Ashleigh Barty: Aussie Pocket Rocket

Ashleigh Barty, the champion at the WTA Miami Open.
Each Monday, LWOT will profile a champion from one of the previous week’s tournaments beginning this week with WTA Miami Open winner Ashleigh Barty.

Ashleigh Barty might be small in size, but she packs as much punch as any of the big hitters on the WTA Tour. Currently the world #1 in singles, the Australian has the 2019 French Open singles title and the 2018 US Open doubles title in her pocket, and the world is at her feet. Barty, who was born in Ipswich, Queensland in 1996, is of Ngarigo Indigenous Australian descent and serves as a Indigenous tennis ambassador for Tennis Australia.

Barty is an all court player, with a tremendous topspin forehand and a powerful serve despite her short stature. An accomplished doubles player, she is able to transition to the net with ease and is one of the best volleyers in the women’s game. Barty also wreaks havoc with her slice backhand, a shot she uses uncommonly effectively. Barty is currently being coached by Australian Craig Tyzzer. Fellow Queenslander Jim Joyce was Barty’s long-time junior coach, whilst Jason Stoltenberg is also a former coach.

In 2015, Barty took a year-long break from tennis, citing lack of enjoyment and burnout as factors in her decision. During her time off, she began training with a local cricket club, Western Suburbs, and immediately impressed with her skills. In fact, Barty made such an impact in Brisbane’s Women’s Premier Cricket T20 league that she was signed up by the Brisbane Heat for the inaugural Women’s Big Bash league, during which she was a regular member of the team.

In 2016, Barty returned to the WTA Tour and impressed immediately, qualifying for Eastbourne and Nottingham, where she pushed top-ten stalwart Karolina Pliskova to three sets. But it was her 2017 season which really caught the attention of the tennis world. After being ranked outside the top 200 in January, she ended the year inside the top 20 and won her first singles event, the Malaysian Open. Four years later, she is a world #1 and French Open singles champion, with several prestigious singles and doubles trophies to her name.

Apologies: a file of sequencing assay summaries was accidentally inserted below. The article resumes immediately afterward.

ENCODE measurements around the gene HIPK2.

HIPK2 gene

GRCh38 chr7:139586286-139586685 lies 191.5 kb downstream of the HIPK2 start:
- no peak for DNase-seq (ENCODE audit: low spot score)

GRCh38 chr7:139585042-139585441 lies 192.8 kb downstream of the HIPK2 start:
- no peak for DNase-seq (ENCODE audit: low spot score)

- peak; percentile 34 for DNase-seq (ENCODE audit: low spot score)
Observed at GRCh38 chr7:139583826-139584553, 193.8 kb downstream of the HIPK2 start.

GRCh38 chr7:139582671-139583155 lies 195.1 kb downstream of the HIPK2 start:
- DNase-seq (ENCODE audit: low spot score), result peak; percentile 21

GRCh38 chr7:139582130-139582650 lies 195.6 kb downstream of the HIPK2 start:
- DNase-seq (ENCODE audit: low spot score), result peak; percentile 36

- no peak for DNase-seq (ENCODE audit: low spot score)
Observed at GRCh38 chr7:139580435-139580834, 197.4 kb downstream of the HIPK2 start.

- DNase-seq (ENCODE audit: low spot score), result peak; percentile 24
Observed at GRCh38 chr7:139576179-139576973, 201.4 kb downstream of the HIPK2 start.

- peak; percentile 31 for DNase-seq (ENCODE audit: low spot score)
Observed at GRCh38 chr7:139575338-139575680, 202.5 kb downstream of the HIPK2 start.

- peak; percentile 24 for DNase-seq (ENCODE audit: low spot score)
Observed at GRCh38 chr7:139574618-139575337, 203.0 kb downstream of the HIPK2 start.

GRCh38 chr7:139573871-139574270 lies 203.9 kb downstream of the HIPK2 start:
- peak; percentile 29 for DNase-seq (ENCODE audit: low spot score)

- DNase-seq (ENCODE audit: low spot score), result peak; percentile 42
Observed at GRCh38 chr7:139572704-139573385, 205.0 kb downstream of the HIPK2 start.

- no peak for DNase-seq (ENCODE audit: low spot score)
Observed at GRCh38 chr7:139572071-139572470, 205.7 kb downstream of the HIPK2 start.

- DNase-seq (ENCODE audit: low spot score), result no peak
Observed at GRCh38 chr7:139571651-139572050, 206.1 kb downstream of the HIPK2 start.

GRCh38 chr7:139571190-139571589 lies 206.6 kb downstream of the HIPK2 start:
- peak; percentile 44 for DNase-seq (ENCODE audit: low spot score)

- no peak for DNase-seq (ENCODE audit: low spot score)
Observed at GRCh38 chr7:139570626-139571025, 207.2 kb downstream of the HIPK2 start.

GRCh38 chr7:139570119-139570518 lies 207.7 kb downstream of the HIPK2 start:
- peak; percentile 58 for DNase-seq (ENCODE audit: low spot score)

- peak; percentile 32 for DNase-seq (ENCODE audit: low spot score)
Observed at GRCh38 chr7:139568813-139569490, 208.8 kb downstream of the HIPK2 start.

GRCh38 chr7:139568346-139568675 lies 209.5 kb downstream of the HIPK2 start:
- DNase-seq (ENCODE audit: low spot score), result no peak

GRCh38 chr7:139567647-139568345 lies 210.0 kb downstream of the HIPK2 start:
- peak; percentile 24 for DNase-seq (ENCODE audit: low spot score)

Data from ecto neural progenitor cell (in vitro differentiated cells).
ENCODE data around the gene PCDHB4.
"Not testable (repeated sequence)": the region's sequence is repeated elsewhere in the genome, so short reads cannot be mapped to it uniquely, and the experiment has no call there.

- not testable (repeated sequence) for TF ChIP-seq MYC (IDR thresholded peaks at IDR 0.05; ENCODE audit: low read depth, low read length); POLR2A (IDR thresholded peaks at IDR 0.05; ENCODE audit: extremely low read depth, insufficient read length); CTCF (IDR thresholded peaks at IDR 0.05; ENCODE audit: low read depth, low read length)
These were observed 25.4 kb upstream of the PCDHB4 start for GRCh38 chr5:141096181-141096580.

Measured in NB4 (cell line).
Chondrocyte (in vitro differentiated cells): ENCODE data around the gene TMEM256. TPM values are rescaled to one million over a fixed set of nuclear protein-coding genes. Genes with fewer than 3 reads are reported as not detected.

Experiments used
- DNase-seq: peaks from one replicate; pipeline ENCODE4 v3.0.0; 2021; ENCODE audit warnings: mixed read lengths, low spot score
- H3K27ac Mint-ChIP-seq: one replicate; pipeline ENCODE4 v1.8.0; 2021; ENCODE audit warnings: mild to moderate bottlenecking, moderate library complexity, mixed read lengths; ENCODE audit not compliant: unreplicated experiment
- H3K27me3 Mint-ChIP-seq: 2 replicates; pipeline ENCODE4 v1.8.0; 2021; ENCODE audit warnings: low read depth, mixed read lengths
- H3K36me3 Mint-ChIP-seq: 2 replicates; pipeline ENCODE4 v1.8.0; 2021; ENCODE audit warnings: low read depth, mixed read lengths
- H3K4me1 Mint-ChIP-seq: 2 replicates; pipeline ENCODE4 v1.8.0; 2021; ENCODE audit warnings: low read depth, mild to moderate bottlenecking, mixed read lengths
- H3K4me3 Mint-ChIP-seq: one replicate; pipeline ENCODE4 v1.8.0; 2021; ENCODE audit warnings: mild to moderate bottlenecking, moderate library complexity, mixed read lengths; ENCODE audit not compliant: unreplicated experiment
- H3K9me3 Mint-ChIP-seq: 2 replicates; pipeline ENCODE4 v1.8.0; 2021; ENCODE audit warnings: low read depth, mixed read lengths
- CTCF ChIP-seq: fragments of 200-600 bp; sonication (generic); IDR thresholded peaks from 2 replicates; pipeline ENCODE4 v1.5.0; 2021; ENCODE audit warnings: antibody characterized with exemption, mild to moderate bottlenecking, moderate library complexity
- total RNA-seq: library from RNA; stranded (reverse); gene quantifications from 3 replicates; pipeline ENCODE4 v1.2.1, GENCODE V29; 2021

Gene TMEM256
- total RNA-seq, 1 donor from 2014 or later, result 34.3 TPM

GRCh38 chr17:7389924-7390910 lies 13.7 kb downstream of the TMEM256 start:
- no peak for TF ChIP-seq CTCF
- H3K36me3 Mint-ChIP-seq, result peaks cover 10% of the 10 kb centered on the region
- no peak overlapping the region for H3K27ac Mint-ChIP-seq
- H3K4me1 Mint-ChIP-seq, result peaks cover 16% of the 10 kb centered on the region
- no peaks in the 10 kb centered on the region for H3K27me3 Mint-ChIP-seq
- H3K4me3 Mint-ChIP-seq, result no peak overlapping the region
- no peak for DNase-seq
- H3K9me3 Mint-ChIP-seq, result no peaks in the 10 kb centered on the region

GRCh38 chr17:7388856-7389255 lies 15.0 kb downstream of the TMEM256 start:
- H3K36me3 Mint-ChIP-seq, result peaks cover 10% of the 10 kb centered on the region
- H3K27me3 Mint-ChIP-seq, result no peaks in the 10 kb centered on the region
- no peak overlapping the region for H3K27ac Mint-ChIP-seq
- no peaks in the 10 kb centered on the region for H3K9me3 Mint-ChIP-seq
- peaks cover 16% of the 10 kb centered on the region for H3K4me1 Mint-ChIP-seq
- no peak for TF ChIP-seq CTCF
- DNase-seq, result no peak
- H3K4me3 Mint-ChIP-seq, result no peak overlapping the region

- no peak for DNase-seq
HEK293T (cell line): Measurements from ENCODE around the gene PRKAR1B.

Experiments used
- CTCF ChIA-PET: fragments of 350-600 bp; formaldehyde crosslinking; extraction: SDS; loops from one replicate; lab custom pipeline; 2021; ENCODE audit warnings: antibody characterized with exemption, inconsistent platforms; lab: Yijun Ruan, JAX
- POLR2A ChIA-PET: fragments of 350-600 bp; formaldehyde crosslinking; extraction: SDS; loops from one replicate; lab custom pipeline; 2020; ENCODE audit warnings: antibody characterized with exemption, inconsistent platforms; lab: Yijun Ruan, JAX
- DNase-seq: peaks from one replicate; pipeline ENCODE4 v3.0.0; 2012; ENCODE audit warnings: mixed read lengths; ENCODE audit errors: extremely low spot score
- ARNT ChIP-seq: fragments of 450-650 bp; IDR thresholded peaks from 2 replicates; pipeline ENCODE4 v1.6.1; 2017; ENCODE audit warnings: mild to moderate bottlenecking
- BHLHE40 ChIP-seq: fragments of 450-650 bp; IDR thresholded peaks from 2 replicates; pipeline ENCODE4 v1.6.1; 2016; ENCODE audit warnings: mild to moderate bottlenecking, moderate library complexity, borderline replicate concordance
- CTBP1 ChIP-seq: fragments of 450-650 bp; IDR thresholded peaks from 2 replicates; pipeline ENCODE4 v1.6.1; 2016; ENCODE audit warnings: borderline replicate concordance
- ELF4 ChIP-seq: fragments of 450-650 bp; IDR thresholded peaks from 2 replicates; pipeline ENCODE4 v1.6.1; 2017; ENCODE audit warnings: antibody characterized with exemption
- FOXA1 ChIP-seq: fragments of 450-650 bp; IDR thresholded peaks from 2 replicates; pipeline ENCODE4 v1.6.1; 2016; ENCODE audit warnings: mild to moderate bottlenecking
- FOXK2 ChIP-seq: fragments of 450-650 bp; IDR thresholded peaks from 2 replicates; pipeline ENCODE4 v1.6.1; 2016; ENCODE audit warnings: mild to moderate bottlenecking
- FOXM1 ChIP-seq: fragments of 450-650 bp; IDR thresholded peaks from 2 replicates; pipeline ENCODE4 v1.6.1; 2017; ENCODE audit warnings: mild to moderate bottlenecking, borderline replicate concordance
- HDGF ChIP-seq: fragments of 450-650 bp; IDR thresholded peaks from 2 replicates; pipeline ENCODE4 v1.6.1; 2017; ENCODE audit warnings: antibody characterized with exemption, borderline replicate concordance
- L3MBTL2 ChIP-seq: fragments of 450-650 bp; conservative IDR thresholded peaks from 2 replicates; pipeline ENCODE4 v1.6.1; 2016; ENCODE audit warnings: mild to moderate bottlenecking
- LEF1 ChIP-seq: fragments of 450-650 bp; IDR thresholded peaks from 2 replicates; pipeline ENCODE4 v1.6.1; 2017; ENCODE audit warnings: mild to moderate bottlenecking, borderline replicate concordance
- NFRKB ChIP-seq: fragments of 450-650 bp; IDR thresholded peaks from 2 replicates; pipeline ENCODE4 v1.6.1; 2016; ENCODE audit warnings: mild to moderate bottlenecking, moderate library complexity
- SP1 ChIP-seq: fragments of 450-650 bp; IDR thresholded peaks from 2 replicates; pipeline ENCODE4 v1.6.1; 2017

Barty’s form in 2021 has been good. She has already won two tournaments, the WTA Yarra Valley Classic in the lead-up to the Australian Open in Melbourne and in Miami, where she beat Bianca Andreescu in the final via retirement, last week. She did fall short at the Australian Open, where she looked to be the favourite to at least make the final but ultimately lost in the quarterfinals to Karolina Muchova.

Still, her win in Miami has got her season back on track and she will surely have high expectations of a successful spell on the European clay after winning the French Open title two years ago. In terms of potential, the sky is the limit for Barty. As the world #1, the Australian is expected to perform well at all Majors given her all surface prowess.

If Barty can maintain a high level of play like she did in Miami and avoid concentration lapses, she will be a force to be reckoned with every week. There is particular excitement at the world #1’s prospects at Wimbledon, where she was a junior singles champion. The race to secure the year-end #1 ranking between her and Japanese superstar Naomi Osaka certainly looks like it will be one of to remember.

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